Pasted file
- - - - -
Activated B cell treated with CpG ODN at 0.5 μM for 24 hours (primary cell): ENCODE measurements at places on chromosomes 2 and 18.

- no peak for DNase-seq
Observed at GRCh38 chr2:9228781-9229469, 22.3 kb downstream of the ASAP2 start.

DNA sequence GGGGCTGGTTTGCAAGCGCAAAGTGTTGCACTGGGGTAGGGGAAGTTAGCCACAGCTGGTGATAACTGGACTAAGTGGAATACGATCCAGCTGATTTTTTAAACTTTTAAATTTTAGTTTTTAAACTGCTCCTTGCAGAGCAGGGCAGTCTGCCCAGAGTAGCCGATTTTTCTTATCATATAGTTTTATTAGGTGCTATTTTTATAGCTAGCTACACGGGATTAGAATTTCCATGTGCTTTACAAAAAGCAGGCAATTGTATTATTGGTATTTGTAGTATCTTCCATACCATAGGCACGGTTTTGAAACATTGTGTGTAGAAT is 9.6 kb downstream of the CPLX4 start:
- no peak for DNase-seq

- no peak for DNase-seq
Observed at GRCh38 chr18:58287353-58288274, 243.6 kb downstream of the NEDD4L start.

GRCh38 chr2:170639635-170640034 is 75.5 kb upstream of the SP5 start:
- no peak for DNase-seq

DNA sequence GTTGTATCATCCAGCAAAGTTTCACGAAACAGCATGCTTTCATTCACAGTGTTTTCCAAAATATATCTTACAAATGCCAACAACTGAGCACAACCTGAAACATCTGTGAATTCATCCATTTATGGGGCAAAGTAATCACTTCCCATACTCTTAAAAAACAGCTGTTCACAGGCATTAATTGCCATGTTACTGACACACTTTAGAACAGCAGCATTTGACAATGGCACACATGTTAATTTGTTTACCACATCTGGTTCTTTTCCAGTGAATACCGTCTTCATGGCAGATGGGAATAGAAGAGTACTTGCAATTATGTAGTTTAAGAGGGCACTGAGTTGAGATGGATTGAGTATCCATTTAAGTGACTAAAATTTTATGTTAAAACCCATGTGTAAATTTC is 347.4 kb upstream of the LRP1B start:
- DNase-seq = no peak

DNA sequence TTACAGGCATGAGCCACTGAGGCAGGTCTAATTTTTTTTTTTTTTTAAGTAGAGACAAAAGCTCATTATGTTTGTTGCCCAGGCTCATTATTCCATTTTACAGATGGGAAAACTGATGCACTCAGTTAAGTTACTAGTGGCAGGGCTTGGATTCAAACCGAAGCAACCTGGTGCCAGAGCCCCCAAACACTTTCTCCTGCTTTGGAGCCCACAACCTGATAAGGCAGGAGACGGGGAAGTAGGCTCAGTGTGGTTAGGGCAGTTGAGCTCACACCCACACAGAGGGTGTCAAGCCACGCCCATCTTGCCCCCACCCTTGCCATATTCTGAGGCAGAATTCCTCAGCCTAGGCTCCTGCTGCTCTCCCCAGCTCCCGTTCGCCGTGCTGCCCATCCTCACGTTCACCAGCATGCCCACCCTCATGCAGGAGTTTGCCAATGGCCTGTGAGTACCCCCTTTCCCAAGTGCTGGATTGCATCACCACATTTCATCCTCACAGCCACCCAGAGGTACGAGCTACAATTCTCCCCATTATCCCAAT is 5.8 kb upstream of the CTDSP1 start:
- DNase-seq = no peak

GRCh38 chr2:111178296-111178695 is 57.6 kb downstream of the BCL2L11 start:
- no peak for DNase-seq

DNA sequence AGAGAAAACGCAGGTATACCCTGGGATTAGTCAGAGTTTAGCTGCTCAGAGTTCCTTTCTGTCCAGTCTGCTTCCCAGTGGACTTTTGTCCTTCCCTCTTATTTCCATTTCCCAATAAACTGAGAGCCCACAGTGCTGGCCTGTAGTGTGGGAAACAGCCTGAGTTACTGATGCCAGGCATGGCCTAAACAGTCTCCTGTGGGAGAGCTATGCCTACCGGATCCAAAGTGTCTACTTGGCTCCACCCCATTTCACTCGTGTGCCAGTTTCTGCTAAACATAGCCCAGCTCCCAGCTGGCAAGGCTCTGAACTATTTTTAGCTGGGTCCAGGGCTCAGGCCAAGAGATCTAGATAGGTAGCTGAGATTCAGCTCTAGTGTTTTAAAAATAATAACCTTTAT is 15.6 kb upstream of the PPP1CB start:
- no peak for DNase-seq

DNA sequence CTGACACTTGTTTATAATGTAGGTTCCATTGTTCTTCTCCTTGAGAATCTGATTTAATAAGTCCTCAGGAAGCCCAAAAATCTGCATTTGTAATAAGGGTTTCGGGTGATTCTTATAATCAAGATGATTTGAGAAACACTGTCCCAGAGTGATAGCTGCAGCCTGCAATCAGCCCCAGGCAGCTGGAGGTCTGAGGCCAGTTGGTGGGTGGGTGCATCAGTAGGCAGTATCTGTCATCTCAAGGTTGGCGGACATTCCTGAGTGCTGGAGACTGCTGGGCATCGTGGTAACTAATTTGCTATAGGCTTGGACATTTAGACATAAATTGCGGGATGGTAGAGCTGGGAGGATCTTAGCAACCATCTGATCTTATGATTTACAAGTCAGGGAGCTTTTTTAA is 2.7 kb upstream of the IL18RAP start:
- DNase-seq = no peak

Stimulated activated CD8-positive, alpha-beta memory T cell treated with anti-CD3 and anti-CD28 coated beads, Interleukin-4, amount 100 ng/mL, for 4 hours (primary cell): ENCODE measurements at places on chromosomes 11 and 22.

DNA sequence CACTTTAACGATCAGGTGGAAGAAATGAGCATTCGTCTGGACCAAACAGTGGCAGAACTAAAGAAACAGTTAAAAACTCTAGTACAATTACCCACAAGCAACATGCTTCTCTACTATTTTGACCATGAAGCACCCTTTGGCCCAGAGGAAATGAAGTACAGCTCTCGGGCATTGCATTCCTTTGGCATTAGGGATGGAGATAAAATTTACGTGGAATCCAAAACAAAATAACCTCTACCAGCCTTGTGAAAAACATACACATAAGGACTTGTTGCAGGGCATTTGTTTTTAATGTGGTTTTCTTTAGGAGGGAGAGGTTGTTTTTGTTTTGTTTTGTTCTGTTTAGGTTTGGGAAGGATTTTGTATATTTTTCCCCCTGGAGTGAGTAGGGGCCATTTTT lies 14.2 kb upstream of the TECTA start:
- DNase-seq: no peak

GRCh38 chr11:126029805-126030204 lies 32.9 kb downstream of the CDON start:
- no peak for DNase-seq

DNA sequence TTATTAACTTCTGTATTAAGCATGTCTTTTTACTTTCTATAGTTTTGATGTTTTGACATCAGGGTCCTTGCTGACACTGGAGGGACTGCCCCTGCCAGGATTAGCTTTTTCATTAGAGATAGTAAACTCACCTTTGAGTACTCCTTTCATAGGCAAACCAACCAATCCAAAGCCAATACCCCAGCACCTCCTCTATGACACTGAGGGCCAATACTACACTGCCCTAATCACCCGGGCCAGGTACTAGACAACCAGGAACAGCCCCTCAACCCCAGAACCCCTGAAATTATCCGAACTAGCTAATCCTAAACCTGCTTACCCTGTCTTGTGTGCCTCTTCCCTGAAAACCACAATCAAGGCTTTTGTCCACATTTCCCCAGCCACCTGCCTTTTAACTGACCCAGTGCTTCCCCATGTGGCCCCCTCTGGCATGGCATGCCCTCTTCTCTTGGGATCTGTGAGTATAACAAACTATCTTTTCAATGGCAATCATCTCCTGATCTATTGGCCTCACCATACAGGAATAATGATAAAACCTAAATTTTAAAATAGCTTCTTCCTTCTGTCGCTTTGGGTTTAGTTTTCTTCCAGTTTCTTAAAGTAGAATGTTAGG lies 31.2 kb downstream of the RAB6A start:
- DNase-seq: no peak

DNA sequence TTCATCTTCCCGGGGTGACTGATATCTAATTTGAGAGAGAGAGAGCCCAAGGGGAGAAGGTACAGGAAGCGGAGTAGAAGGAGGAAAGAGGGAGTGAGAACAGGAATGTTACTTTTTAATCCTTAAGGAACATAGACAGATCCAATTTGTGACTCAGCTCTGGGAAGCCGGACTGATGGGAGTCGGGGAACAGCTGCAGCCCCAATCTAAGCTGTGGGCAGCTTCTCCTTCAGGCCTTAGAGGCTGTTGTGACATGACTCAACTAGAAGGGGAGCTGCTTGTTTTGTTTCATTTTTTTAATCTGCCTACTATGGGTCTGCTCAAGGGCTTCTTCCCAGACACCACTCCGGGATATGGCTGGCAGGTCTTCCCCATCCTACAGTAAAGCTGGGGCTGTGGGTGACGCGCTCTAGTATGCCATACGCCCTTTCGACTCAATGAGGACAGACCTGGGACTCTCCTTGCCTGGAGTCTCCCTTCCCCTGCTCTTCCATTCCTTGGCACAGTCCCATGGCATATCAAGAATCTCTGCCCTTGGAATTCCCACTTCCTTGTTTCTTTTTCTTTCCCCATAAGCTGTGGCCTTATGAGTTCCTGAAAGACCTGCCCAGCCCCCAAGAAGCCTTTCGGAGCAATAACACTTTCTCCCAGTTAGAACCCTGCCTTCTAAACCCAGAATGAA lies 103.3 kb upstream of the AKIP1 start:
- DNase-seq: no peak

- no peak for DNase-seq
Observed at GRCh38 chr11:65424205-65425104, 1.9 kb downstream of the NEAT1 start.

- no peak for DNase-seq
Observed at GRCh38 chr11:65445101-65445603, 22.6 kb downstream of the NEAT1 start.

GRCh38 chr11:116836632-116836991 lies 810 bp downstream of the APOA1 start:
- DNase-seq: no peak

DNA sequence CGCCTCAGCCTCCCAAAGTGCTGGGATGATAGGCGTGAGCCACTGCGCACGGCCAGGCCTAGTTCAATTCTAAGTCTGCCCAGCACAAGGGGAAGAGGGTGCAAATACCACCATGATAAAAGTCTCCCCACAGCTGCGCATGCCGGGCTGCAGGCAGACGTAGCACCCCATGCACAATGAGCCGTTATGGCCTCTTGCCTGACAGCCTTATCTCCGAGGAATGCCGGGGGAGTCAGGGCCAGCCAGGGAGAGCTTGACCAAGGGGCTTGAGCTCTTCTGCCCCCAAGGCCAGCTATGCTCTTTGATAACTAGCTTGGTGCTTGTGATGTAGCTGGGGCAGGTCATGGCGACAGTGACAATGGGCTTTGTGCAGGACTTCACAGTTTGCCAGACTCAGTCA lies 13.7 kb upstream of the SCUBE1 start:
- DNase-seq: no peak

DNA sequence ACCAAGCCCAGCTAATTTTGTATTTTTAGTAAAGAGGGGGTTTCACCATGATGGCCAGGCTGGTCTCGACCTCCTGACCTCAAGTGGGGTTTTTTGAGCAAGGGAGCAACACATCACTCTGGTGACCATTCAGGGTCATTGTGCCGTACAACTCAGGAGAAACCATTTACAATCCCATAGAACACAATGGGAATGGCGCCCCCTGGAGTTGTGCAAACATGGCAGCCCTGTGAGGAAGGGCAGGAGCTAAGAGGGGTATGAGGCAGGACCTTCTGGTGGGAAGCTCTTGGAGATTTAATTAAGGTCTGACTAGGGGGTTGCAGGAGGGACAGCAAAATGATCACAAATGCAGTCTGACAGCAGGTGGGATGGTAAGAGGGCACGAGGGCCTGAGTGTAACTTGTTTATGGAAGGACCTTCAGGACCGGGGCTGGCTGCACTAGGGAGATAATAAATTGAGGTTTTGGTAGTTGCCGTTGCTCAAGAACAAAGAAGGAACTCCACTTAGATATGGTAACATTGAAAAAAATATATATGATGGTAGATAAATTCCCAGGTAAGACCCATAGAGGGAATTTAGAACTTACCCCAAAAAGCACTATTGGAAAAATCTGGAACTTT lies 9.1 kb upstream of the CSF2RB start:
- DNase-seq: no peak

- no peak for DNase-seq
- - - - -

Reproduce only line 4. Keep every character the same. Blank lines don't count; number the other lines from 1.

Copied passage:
DNA sequence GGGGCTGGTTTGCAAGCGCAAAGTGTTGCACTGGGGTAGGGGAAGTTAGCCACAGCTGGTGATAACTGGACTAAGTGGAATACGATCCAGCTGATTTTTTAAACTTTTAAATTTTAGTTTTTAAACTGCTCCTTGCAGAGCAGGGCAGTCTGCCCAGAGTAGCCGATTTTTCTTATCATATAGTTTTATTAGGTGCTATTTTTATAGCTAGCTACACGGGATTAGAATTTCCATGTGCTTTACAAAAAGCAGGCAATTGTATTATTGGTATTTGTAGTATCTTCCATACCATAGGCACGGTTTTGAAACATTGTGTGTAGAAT is 9.6 kb downstream of the CPLX4 start: